With its soft pull-back from a public option, the Obama Administration has created a possible path to a new and viable approach to health care (and health insurance reform). It has also posed a challenge to progressives to begin redefining themselves in ways more appropriate to the 21st century.
The public option has for some time seemed to be a non-starter politically, but it should have been a non-starter substantively also. Those who support this option because it is a Trojan horse for a single payer system are the most honest -– that’s where you get with a public option. The problem is we cannot afford a universal single payer system; we can’t even afford Medicare, the single payer system we already have.
Those who see the public option as competition to a predominately private insurance system have substituted labels for reason. How could this “healthy competition” possibly be the end result? How could a private business ever compete with a public option? The public option had three major advantages: no — as in, 0% — cost of capital; power to force suppliers to lower their prices; and the implicit guarantee that this competitor could never go broke. Who would ever willingly put up their own private capital against that kind of competition? This rationale for a public option is based on one of two kinds of reasoning: sophistry, or a profound misunderstanding of the most elemental facts about markets — starting with the reasonably clear proposition that people prefer not to invest their own money in ventures they know in advance to be losers.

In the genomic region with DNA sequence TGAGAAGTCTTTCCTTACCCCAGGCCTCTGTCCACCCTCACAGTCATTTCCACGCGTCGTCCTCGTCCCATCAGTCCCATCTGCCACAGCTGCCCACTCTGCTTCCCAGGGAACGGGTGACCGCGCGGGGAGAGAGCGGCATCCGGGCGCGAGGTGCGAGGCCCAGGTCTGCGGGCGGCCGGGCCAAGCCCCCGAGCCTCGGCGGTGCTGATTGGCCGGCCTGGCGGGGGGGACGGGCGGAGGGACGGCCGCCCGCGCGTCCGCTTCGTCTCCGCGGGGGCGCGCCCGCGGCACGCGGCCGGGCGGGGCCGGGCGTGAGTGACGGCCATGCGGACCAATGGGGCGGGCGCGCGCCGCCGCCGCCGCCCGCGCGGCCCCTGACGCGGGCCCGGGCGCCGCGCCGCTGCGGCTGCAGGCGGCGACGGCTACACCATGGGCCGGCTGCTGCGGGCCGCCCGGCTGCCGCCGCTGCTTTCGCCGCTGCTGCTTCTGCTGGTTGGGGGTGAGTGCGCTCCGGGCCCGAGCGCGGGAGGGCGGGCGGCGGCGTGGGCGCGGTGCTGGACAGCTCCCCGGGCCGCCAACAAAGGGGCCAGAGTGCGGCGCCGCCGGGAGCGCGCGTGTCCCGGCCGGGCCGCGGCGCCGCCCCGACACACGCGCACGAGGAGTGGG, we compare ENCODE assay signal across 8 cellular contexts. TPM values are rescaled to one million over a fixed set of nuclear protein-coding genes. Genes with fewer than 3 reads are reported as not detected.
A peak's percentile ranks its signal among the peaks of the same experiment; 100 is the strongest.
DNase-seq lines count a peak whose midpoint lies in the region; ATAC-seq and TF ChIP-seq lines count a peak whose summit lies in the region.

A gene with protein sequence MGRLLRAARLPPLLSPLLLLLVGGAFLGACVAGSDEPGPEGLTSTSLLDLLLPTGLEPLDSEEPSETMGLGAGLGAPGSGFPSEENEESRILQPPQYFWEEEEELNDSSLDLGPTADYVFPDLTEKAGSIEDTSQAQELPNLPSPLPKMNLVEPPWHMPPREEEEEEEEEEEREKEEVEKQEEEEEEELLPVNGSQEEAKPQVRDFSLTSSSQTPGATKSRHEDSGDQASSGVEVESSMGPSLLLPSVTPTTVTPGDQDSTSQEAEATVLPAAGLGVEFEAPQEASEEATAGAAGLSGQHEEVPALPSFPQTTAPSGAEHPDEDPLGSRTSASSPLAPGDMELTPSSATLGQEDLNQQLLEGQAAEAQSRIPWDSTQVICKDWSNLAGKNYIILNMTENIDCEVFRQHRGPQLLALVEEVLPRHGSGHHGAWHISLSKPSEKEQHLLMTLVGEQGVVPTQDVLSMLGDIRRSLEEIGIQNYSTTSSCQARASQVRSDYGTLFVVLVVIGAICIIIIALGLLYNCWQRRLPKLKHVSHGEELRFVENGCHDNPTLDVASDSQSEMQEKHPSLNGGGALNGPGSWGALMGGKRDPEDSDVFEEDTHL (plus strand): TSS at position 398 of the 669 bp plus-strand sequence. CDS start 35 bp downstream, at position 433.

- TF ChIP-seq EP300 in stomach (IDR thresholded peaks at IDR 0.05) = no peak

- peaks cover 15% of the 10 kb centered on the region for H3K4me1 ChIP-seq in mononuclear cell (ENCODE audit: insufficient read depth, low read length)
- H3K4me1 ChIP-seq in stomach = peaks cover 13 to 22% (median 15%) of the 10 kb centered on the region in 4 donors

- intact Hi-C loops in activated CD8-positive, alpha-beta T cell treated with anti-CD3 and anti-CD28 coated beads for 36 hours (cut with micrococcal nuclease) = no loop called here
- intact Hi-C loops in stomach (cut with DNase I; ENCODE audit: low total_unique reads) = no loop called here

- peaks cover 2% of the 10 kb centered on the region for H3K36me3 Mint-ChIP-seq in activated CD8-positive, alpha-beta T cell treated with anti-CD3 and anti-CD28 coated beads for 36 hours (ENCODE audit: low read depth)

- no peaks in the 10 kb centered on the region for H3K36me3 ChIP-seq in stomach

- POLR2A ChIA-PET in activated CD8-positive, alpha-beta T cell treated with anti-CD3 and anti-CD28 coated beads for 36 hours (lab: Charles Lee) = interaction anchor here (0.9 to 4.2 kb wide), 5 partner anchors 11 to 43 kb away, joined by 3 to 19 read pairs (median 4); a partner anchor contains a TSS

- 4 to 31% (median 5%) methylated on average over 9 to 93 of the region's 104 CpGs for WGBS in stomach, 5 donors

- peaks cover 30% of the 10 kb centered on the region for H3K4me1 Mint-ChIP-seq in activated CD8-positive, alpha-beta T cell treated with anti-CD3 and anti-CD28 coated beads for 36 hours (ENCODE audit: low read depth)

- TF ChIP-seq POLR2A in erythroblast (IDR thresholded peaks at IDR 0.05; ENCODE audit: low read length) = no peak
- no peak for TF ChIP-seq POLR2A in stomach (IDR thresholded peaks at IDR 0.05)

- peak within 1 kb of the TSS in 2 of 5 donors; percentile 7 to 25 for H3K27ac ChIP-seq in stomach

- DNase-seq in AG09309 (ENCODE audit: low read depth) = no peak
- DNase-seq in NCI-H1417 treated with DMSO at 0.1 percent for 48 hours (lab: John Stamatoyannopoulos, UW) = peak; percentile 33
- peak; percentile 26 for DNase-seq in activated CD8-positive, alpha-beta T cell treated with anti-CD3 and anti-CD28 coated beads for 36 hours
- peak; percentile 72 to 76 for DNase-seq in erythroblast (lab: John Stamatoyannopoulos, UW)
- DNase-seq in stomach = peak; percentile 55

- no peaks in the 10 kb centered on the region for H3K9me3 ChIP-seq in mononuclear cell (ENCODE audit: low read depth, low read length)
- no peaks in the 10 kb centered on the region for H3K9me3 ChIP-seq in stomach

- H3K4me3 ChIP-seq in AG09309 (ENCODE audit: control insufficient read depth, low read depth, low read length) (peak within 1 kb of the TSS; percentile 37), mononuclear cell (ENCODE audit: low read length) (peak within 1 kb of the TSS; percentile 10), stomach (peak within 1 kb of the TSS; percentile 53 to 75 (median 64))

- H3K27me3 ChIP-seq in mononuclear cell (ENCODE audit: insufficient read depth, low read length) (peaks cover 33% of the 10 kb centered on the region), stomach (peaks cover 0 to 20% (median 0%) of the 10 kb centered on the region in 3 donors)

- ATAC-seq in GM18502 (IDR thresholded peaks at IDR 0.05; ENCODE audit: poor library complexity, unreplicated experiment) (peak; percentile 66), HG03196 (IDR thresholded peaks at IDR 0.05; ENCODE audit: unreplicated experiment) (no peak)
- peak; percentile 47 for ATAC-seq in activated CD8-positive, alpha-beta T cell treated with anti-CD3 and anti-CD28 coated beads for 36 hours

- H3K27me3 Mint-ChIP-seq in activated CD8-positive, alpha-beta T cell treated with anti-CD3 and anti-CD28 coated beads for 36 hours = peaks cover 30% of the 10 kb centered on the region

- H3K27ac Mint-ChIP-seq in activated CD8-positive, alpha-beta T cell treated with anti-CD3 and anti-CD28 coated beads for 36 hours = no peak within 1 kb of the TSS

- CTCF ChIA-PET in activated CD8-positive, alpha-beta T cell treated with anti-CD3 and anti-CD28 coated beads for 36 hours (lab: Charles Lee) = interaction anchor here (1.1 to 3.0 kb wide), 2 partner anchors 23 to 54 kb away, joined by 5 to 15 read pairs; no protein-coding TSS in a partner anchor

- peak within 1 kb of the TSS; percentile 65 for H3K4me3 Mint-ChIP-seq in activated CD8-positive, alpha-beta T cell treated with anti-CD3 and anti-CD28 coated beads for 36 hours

But in my view the major and hidden opportunity cost of a public option has been that it has precluded any discussion of a much more important question. How can we build a real, functioning health insurance market? To date liberals and progressives have simply seemed to assume this was impossible, pointed to the preexisting conditions problem as evidence of industry’s basic evilness, and declared war on private health insurance. This end of the political spectrum has, once again, become allergic to any actual discussion of markets. On the other hand, the “right” has offered up its normal reflexive obeisance to anything called market based, but has been completely devoid of any actual ideas.
We don’t have a market today, and we might spend some energy figuring out how to build one. About 165 to 175 million Americans have private health insurance. About 15 to 20 million of these buy insurance as individuals; the remaining roughly 145 million people are part of the employer based system (a number that has been roughly constant for a decade). If you receive health insurance as an employee –- as I have throughout all of my private sector career -– how do you get it? How does it happen? Right. The human resource department of your company made a choice –- who knows on what basis? –- and you were told. That’s not a market.